MANNING AGENTS CAN MAKE, BREAK LIFE ABOARD SHIP

MANNING AGENTS CAN MAKE, BREAK LIFE ABOARD SHIP

How carefully a Philippine manning agent does his job on land can have a serious effect on what happens at sea.

Cultural and personal clashes are a constant threat. They can make men miserable and even end careers. Manning agents, at least good ones, can help shipowners avoid them by looking for potential problems, both in cultural differences and in attitudes, before they happen.Take the case of a Filipino sailor who, while working on ship machinery, had a tiny piece of metal break off and fall into his eye, the Rev. Francis Cho of the Seamen's Church Institute of the Port of New York and New Jersey told Filipino officers during a recent visit to the Proof Gallant in New York harbor.

The injury may have been difficult to see without medical equipment, but the man was obviously in distress. His British captain, who had a dim view of Asian labor, accused him of malingering.

The captain delayed seeking medical attention for the seaman for almost a week. Even after treatment, the man's eye was still swollen closed. The captain, cursing, gave the man orders, which he protested. Somehow, a scuffle ensued and the man was ordered off the ship.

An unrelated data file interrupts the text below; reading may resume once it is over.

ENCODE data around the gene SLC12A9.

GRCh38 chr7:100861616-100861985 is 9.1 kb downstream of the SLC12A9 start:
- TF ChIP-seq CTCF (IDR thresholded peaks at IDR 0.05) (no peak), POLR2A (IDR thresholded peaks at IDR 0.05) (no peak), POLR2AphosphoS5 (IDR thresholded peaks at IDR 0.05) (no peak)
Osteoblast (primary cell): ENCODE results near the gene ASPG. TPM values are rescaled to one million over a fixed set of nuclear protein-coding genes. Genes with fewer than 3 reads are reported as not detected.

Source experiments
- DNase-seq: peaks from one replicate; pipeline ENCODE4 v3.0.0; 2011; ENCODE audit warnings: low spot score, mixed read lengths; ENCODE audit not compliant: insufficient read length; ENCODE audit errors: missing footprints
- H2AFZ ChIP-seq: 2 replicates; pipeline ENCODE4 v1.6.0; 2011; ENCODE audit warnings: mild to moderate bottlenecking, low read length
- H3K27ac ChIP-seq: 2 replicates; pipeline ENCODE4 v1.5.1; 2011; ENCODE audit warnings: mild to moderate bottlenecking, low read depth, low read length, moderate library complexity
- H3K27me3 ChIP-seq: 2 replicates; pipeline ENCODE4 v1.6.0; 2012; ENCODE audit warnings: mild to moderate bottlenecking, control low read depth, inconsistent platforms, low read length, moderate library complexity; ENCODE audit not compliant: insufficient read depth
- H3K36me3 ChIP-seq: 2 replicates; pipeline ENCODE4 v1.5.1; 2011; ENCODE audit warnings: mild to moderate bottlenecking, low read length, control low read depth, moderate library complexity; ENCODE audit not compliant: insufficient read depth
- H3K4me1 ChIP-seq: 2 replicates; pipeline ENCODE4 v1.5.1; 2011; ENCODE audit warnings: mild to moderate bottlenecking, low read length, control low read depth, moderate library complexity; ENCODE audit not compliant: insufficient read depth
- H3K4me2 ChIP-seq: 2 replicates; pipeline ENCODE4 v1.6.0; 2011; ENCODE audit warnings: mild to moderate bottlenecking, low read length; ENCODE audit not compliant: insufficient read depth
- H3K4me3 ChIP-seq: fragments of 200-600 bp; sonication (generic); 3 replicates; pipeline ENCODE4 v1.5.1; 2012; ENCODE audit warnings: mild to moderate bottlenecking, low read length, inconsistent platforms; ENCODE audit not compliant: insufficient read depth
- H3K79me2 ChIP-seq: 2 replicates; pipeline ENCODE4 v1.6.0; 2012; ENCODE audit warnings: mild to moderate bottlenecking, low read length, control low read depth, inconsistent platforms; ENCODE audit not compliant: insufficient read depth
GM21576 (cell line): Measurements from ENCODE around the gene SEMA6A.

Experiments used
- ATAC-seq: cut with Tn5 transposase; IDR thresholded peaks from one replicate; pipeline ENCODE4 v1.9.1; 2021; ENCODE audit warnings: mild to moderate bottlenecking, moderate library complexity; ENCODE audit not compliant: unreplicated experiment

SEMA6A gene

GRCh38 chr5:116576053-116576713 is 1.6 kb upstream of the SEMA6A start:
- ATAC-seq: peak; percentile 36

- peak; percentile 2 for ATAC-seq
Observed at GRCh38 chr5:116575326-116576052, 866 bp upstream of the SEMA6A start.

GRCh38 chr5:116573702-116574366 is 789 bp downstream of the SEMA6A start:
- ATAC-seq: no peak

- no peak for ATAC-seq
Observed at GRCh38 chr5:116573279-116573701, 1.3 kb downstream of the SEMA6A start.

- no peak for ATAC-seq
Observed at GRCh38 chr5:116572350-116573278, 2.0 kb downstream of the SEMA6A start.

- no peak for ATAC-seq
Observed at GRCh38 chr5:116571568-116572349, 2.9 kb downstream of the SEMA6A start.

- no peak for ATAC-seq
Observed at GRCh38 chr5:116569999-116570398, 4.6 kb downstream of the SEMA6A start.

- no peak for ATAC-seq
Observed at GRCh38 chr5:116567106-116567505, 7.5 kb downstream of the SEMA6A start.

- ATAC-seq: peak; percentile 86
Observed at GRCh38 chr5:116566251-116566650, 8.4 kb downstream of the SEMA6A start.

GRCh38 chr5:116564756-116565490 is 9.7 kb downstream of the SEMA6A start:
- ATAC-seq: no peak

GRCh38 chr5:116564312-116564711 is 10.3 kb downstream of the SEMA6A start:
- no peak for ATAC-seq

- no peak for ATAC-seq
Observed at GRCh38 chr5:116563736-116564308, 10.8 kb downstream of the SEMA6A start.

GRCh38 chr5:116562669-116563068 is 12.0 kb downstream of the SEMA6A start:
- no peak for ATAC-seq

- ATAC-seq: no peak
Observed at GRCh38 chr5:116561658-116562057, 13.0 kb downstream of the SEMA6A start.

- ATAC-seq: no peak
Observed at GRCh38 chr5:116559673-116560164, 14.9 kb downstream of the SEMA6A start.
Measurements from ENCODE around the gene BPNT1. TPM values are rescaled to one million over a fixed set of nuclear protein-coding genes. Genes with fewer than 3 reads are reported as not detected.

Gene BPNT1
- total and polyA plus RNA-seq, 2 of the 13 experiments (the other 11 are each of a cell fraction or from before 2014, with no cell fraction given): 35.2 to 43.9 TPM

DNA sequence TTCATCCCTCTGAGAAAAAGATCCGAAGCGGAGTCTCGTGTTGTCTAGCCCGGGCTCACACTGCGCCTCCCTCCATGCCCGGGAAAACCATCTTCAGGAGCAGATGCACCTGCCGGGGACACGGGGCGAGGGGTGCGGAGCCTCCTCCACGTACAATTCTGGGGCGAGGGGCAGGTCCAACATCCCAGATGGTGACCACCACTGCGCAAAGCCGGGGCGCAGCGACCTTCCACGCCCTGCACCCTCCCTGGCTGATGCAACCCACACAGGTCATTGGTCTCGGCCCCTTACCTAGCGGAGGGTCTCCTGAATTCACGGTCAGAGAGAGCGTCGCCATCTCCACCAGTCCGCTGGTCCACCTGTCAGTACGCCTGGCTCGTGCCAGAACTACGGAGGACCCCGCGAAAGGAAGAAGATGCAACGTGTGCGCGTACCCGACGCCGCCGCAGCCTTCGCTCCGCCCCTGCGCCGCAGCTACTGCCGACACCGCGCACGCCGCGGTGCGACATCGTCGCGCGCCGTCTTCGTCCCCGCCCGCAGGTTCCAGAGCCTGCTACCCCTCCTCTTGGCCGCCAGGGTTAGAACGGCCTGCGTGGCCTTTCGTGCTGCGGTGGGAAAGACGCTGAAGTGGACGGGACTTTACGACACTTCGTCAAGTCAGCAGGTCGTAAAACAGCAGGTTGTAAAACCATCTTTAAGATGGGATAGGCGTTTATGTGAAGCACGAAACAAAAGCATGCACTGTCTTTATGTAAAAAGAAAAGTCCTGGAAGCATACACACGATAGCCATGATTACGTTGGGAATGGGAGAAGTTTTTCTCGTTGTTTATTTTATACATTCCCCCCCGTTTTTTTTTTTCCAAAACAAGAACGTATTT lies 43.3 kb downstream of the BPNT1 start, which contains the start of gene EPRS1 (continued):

When Rev. Cho, who was hoping to mediate, arrived, the seafarer already had been hustled to an airplane bound for the Philippines. Nevertheless, the crew gathered around Rev. Cho, hoping the minister could somehow settle the growing friction between the captain and the seamen.

The captain defended his treatment of the sailor, telling Rev. Cho he understood what he derisively dubbed "the Asian mentality" because he was married, unhappily, to a Japanese woman. Rev. Cho, a Korean-American, challenged him to explain what he meant by "Asian mentality" and advised the captain to set aside his domestic problems and view his crew as professionals. The captain met with the crew and designated one seafarer as his liaison to the crew.

"That was the manning agent's fault," the Proof Gallant's chief engineer, Juanito L. Remaldora Jr., quickly surmised, adding that a Filipino ship officer could have helped the British captain understand his crew. He suggested that cross-cultural sessions would be helpful for all on board a ship that has a multinational crew.